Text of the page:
Mark Penn: Moderates can unite the country, while the extremes are tearing it apart

I am an unrepentant moderate. In a world of right, alt-right, left and Antifa, I remain in the center, even as we seem to be entering a period of ascendancy of the left in the Democratic Party, and a realignment of the Republican Party towards more conservative principles.

The funny thing is, most of the country has moderate views too.

Most people don’t support “Medicare for all” once they find out the price tag; nor are they for ending Medicare as we know it. They want affordable access to health insurance for everyone (including those with pre-existing conditions), and health care that is top quality, cost effective and innovative.

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The majority of Americans oppose open borders, but are also against closing our borders. They want comprehensive immigration reform with strong borders and a path to citizenship for those who are here and willing to work for it.

Frustrated by gun violence, few Americans want people walking around our streets with assault weapons. But they also don’t want all guns to be confiscated. They favor sensible gun safety measures like better background checks, and for it to be illegal to sell a gun to someone under 21.

But you’d never know this from watching television or browsing the Internet, where only two strident poles of public opinion seem to exist.

We are a country with racism and discrimination just like every other country on Earth. But overwhelmingly, most Americans believe in the dream of equality and equal opportunity for all. We elected Barack Obama president, and I believe there will be a first woman president sooner rather than later.

Increasingly though, the politics of personal destruction and ferociousness in our political discourse have destroyed our ability to have civil discussions about differences of opinion. This new level of polarization has, ironically, brought more people on both sides out to vote, and turnout surged in the midterm elections. Despite the strong views that Americans hold about the direction of the country, overwhelming they want the two sides to compromise.

More than 70 percent of registered voters say they want members of Congress to compromise and get things done, rather than stick to their principles and create even more gridlock. “Compromise” may be a dirty word to partisans, but it is a golden word with the voters today. Watching President Donald Trump demand a wall, and Democratic Senate Minority Leader Chuck Schumer say Trump will never, ever get it, is exactly what the voters don’t want. We elected them to figure it out.

Like most Americans, I am tired of the demonizing and name-calling on all sides. I opposed the government shutdowns and special counsels in the late 1990s, and I oppose them today. I think the Republicans in the House deserved to be fired – they couldn’t get anything done or agree amongst themselves. Democrats will now have a chance to do a better job for the people.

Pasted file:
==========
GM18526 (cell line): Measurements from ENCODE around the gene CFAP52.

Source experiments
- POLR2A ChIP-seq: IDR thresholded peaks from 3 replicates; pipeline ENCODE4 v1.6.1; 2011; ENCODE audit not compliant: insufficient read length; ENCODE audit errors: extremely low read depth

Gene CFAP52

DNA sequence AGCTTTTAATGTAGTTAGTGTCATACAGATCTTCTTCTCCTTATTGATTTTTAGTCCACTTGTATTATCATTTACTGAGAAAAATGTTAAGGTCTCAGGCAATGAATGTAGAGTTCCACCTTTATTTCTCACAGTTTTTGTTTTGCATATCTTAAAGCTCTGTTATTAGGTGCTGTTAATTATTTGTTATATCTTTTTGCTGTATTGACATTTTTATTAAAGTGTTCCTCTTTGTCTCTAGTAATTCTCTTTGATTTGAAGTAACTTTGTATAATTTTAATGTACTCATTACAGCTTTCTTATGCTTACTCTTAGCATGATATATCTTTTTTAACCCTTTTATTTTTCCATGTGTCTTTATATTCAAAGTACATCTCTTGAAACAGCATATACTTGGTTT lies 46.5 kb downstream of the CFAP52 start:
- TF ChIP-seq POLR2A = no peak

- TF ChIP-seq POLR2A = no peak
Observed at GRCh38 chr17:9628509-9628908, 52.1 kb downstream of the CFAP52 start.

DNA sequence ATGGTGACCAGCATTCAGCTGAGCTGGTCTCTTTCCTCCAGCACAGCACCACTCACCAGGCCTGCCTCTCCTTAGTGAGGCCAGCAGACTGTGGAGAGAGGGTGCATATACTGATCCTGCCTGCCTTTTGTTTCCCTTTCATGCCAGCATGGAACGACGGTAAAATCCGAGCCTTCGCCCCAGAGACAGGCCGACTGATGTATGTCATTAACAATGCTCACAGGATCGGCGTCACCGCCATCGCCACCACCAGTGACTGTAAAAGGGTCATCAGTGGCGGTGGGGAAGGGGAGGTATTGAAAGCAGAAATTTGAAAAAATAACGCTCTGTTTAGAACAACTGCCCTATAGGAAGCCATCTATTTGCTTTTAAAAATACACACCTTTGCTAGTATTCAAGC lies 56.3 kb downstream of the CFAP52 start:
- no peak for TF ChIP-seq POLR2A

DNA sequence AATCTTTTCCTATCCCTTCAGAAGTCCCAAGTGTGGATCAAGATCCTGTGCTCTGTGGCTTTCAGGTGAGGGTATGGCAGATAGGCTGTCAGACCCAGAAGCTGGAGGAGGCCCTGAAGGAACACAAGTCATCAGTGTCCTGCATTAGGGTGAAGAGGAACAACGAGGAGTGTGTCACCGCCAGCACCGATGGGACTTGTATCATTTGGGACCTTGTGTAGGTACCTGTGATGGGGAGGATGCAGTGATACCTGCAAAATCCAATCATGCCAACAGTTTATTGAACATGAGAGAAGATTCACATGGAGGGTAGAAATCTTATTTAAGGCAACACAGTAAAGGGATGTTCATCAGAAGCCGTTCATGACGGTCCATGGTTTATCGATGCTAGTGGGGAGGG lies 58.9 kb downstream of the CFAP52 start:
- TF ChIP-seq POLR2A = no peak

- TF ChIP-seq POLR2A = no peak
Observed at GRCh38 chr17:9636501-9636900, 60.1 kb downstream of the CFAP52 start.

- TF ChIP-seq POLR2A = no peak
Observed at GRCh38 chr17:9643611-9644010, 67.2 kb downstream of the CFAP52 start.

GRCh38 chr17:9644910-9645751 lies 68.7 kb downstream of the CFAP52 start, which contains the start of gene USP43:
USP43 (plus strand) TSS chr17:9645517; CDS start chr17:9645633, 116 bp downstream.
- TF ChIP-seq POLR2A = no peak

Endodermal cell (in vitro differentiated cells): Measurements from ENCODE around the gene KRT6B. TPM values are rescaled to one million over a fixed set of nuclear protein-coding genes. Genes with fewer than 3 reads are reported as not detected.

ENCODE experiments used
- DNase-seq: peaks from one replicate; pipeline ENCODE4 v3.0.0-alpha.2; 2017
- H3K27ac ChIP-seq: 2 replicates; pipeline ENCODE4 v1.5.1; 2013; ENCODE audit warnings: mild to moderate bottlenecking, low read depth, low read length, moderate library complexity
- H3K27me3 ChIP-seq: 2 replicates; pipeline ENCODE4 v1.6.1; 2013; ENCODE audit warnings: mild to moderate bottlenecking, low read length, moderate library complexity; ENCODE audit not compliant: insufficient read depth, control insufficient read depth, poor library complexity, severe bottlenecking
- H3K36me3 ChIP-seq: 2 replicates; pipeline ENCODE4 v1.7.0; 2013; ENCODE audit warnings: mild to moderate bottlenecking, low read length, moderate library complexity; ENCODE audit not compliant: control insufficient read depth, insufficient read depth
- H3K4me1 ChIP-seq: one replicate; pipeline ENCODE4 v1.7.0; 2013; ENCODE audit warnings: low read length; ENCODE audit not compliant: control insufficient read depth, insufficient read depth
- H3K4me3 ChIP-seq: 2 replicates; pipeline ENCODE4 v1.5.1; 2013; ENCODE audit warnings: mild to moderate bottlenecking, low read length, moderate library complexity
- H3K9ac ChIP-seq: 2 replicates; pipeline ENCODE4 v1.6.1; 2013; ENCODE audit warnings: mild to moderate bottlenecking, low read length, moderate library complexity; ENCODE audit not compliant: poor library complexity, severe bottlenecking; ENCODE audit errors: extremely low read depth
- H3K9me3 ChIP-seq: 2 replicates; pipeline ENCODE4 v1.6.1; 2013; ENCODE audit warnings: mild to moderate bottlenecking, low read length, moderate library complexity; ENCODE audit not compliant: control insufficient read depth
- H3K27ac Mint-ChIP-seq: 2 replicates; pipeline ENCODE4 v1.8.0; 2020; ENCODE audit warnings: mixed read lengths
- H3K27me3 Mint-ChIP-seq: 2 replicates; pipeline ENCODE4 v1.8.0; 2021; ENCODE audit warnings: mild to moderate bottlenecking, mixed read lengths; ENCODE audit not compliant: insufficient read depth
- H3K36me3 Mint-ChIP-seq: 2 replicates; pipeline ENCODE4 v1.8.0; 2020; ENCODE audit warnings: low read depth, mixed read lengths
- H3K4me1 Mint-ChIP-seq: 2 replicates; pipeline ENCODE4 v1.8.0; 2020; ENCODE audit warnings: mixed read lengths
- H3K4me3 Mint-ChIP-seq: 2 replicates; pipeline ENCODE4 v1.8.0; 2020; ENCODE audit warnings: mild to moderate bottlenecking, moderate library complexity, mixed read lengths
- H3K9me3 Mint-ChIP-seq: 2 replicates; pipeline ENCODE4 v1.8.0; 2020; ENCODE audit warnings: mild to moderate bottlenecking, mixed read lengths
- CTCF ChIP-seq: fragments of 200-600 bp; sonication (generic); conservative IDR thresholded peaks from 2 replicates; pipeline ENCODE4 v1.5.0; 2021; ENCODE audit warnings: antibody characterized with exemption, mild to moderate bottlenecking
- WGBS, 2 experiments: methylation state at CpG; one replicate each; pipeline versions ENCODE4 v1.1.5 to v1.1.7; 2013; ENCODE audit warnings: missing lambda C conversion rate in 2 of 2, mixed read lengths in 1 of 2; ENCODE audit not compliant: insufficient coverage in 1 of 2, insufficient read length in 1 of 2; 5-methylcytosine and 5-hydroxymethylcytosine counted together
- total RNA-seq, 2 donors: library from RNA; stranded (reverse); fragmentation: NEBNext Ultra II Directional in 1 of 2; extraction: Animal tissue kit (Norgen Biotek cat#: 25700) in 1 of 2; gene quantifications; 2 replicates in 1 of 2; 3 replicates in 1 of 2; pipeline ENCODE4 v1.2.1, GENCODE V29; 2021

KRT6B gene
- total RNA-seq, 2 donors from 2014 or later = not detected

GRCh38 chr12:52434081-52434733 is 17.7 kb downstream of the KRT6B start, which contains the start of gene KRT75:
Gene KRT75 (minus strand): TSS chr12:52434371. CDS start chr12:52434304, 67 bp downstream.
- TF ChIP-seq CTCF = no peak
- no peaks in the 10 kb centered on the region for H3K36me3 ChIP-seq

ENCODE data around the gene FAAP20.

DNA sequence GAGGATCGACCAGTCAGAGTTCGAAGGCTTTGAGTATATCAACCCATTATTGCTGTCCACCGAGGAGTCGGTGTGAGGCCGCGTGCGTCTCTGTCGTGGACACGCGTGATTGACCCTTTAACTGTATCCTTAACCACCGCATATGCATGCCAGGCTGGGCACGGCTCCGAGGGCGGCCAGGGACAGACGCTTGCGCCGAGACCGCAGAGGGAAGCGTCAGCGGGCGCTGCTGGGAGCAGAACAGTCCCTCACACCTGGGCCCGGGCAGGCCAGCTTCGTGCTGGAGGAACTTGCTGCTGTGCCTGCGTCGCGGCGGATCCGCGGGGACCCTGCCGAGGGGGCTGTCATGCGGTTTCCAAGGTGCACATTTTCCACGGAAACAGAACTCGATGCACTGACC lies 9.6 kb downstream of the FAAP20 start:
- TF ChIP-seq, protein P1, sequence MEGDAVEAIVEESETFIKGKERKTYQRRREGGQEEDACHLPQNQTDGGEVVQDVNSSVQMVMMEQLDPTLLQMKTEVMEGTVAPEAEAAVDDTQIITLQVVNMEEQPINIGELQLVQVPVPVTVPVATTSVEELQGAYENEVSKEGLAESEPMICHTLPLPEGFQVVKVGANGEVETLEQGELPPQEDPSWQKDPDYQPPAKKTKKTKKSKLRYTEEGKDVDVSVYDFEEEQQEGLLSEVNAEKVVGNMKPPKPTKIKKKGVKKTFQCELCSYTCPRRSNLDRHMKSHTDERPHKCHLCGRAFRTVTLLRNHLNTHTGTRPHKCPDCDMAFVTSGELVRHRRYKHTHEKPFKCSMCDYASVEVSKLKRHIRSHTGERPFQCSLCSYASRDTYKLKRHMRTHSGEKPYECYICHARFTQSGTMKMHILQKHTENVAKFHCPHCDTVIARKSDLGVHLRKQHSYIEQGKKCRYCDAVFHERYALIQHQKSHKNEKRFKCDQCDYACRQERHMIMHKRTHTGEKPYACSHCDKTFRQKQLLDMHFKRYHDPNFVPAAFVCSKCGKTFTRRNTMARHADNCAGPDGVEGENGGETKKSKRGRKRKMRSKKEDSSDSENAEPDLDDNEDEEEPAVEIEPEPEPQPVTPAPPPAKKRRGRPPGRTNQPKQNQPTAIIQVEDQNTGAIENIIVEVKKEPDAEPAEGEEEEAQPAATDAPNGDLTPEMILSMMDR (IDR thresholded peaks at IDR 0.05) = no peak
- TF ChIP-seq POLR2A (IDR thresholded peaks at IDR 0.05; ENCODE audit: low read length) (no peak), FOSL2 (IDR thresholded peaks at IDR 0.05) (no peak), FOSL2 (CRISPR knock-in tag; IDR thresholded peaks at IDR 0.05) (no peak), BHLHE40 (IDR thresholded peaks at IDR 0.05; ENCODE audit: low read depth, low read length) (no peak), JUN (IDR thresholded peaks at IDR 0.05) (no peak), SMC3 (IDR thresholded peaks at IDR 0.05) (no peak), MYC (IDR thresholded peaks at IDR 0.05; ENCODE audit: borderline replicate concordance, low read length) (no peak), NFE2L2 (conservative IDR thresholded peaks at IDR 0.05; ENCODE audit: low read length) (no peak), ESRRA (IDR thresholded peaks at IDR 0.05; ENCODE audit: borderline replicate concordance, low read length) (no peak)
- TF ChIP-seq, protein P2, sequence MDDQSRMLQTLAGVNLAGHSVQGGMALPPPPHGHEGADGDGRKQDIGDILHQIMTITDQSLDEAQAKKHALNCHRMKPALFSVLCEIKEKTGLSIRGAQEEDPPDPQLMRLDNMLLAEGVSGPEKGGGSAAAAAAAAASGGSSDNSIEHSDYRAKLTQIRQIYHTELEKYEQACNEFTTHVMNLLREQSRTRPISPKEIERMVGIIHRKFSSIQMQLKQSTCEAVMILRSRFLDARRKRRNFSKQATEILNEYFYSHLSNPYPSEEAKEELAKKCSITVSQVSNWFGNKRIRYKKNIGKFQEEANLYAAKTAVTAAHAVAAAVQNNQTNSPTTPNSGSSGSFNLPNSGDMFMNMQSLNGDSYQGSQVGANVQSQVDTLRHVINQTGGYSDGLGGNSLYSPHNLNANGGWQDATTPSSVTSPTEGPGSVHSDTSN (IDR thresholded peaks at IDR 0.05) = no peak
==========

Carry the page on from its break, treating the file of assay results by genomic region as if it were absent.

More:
In just a few weeks, Nancy Pelosi will take over the speakership of the House, backed by the liberal and left wings of the Democratic Party. This is the same Nancy Pelosi who was no friend of the left for many years, and yet now is welcomed by it. She and Senator Schumer, both experienced politicians, have an opportunity to show a better way – to make the hard-won compromises necessary to solving the problems of immigration, infrastructure and health care. I expect them to bargain hard but ultimately find ways to move us forward.

Whether the Democratic leadership will do better than the Republicans remains to be seen. The Republicans had right and moderate factions that disagreed about everything. The Democrats now have a growing left caucus that can put the brakes on those who want to see action now over kicking the can down the road.

Whether run by Democrats or Republicans, the job approval of Congress has hovered around 20 percent. It is the least respected major political institution. I worry that the Democratic Party may be on an irreversible slide to the left and eventual electoral isolation, fueled by the enthusiasm of millennials who, like past generations, will moderate their views once they move on to the next stage of life. The Democrats’ new suburban supporters reject Donald Trump, but they are not supporters of Sen. Bernie Sanders, I-Vt., or Congresswoman-elect Alexandria Ocasio-Cortez, D-N.Y.

Everyone loves to hate moderates now, and yet it was moderates who decided the last midterm elections. They are the biggest political bloc in the country, and they deserve an America that reflects their views.